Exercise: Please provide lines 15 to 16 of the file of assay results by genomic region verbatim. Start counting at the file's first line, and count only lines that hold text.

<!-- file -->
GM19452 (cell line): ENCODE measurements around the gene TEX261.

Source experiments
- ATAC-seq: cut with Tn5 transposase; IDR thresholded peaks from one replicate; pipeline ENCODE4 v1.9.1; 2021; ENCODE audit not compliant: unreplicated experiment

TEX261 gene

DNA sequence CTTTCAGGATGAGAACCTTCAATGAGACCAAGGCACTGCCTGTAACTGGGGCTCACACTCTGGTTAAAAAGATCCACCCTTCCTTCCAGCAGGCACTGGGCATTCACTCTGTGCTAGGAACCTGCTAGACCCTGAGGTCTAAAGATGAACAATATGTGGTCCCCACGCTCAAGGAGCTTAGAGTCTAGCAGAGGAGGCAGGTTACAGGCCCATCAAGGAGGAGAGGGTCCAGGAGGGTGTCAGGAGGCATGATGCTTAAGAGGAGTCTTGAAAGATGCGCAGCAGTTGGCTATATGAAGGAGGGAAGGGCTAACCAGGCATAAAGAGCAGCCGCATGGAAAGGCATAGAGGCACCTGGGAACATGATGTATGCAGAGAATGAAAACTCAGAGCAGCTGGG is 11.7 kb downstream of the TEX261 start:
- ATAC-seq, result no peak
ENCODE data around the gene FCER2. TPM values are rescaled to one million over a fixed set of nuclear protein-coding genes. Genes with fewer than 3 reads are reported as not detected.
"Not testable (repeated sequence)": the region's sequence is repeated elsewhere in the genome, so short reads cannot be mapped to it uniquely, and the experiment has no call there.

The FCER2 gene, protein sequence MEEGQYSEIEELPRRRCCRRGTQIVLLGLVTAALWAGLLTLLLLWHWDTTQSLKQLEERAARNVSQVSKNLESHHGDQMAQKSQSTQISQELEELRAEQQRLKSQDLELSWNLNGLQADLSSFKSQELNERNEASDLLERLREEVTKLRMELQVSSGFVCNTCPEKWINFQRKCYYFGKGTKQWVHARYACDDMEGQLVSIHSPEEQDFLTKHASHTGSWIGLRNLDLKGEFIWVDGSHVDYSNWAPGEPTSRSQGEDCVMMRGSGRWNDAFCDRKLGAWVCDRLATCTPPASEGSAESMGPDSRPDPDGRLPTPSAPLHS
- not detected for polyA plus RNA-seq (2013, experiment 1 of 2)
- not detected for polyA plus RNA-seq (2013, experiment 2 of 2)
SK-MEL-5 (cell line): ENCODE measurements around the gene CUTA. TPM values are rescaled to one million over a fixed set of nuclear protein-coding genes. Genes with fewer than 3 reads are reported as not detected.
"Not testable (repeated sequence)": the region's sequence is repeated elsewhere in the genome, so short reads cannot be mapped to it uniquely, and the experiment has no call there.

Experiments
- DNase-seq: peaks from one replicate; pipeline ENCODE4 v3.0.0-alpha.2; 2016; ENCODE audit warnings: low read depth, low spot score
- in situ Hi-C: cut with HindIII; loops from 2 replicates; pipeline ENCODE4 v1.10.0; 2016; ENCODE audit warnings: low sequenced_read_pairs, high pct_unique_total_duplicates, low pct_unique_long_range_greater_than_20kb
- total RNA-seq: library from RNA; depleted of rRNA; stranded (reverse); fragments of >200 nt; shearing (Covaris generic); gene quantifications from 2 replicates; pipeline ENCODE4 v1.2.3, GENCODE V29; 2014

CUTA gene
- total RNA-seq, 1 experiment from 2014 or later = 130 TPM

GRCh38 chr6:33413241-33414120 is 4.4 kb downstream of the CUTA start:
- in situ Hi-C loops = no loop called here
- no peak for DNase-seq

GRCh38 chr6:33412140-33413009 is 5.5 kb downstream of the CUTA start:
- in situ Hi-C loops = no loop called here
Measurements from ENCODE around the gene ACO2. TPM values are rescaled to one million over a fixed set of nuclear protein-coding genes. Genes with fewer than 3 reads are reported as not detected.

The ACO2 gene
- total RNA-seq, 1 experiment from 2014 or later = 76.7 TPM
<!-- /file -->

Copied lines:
- DNase-seq: peaks from one replicate; pipeline ENCODE4 v3.0.0-alpha.2; 2016; ENCODE audit warnings: low read depth, low spot score
- in situ Hi-C: cut with HindIII; loops from 2 replicates; pipeline ENCODE4 v1.10.0; 2016; ENCODE audit warnings: low sequenced_read_pairs, high pct_unique_total_duplicates, low pct_unique_long_range_greater_than_20kb